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States Are Thwarting Cities’ Attempts to Govern Themselves

Blocking local democracy for the benefit of corporations has become common practice for state lawmakers.

A recent federal court ruling in favor of a cellphone radiation disclosure law for the City of Berkeley highlights the tug-of-war between states and municipalities as state lawmakers increasingly block local democracy for the benefit of corporations.

In 2015, the City of Berkeley, California, passed an ordinance requiring cellphone shops to inform customers that carrying a cellphone in certain ways can expose them to radio-frequency radiation that exceeds Federal Communications Commission (FCC) standards.

Retailers would be forced to put up a poster that reads:

The City of Berkeley requires that you be provided the following notice:

To assure safety, the Federal Government requires that cell phones meet radiofrequency (RF) exposure guidelines. If you carry or use your phone in a pants or shirt pocket or tucked into a bra when the phone is ON and connected to a wireless network, you may exceed the federal guidelines for exposure to RF radiation. Refer to the instructions in your phone or user manual for information about how to use your phone safely.

Can the people of a city require corporations to provide information about risks associated with their products?

It’s a fight that has played out in many industries, most famously with the tobacco industry, and more recently with simple genetically engineered food labels.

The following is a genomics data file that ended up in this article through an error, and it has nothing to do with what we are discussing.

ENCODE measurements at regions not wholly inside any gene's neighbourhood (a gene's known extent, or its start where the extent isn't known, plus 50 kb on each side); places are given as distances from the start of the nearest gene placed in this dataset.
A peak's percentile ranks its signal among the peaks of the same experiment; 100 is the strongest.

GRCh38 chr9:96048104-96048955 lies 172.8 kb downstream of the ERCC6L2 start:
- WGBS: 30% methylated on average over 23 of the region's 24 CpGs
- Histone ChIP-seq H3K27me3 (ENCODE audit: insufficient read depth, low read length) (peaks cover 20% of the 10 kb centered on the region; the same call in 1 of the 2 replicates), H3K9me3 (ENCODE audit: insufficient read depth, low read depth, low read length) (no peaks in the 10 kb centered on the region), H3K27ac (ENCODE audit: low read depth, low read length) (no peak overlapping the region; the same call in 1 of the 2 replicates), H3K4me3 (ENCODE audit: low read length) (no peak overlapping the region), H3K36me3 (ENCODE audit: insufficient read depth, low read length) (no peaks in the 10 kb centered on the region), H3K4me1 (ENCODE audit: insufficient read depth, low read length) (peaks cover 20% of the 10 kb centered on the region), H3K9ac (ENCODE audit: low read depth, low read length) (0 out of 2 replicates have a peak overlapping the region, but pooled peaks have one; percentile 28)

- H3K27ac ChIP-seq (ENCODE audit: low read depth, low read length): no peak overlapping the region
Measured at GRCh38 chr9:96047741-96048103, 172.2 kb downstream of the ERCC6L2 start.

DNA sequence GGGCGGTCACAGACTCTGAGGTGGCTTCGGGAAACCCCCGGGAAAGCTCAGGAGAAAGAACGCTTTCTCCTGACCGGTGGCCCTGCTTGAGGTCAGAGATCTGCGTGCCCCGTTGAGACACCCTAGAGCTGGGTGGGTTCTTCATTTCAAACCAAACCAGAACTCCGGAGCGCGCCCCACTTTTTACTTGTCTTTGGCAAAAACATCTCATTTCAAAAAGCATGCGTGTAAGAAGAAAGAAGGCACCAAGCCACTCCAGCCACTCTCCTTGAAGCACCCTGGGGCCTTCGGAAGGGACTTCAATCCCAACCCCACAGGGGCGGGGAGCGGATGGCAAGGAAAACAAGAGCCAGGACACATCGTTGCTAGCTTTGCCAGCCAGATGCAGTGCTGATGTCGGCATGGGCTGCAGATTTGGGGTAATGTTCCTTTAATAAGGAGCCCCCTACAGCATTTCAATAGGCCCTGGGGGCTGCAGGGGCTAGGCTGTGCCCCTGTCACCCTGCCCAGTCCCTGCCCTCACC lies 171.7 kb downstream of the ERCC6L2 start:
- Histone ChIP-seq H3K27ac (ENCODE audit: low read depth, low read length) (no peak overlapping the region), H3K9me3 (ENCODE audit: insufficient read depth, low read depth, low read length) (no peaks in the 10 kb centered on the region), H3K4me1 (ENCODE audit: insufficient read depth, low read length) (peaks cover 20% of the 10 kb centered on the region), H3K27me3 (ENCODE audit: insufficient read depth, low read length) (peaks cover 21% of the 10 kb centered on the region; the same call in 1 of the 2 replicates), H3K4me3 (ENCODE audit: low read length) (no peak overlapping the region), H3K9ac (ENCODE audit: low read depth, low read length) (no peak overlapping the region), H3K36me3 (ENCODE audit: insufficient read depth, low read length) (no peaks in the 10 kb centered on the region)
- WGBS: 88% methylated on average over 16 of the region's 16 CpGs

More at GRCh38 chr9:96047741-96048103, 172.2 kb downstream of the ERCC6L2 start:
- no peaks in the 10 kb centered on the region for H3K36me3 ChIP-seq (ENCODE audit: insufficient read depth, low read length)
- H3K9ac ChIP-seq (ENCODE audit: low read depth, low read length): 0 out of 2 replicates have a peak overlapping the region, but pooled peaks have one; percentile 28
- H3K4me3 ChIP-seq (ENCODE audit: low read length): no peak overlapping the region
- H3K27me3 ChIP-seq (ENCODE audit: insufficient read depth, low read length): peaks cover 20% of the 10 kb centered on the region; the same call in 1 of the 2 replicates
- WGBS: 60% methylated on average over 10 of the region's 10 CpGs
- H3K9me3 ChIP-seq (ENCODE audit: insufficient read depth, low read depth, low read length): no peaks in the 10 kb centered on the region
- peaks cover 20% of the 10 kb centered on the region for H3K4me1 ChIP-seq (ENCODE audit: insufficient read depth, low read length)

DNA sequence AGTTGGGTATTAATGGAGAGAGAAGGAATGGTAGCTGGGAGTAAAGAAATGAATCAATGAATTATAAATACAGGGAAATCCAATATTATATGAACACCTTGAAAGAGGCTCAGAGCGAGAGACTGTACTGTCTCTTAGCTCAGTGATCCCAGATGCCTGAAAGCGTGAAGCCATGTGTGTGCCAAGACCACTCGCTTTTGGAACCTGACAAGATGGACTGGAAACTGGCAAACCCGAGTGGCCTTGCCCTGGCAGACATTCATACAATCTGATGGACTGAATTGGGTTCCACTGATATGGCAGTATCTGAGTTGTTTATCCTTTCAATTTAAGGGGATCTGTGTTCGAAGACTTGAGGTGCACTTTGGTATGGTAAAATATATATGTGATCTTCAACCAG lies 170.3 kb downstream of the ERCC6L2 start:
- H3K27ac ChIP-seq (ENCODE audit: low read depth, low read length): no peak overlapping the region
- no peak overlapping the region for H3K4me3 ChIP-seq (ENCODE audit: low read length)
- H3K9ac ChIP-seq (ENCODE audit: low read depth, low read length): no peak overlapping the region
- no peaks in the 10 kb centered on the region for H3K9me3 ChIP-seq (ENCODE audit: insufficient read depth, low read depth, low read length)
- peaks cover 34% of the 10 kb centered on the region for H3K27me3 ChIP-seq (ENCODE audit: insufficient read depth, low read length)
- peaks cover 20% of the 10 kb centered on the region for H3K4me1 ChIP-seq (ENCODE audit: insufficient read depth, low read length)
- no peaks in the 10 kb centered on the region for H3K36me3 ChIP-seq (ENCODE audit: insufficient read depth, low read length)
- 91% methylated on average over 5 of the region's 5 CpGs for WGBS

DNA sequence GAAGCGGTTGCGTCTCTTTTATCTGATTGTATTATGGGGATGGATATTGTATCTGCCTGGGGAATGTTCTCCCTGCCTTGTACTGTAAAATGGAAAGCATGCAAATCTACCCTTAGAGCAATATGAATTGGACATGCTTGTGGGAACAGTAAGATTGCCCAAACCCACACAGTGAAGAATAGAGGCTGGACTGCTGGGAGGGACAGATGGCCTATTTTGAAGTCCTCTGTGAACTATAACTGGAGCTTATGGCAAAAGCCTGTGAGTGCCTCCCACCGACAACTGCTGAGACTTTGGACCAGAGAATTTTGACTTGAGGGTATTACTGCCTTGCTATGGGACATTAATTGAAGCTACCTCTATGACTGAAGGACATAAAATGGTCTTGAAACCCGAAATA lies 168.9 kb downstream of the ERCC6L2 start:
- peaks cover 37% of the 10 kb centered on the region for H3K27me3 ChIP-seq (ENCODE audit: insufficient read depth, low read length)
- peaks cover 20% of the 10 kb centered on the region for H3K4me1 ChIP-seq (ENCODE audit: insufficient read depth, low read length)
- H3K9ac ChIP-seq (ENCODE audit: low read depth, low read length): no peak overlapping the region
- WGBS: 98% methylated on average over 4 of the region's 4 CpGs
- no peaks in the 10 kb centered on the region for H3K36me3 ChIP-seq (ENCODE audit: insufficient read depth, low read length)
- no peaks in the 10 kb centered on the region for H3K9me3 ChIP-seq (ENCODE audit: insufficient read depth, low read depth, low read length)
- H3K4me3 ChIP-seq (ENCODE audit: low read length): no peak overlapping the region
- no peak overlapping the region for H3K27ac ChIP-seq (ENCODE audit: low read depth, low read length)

When faced with laws to force the labeling of genetically modified organisms (GMOs), the agribusiness industry successfully argued in federal court that such laws violate corporations’ “negative free speech” rights. Corporations, the industry argued, are “persons,” and as such, they, like all other persons, have a right not to speak — and therefore cannot be forced to speak about the contents of their products. That argument was used to challenge a Vermont law mandating the labeling of GMOs in 2016. The argument failed, because it was eventually ruled the proposed Vermont label was purely factual and did not contain any language about possible negative effects of GMOs. The Vermont law has since gone into effect, but the underlining constraint on law-making endures: labels cannot contain anything “controversial.”

Similarly, after Berkeley passed its “Right-to-Know” law in 2015, the Cellular Telephone Industries Association, which represents cellular service providers, filed a lawsuit challenging the “compelled disclosure provision” of the municipal law, according to court records. Berkeley’s law, the lawsuit argued, forces retailers to speak, and therefore is a violation of corporations’ First Amendment rights.

Central to the Industries Association’s argument was that the local law conflicted with federal law and was therefore preempted.

The GMO labeling law eventually won in court, because it did not include any information about possible risks of GMO foods, something the federal government had not made a decision on. Nonetheless, it was swiftly nullified. Twenty-six days after the Vermont law did get approved by the courts, it was preempted by the Obama administration.

On July 2, the United States Court of Appeals for the Ninth Circuit found that the Berkeley law strengthens specific, existing FCC consumer protections enacted by the federal government. So it was not preempted by the federal government, but rather seen as an effort by a local government to help enforce a federal regulation. The court sided with the local law, saying that, “Far from conflicting with federal law and policy, the Berkeley ordinance complemented and enforced it.”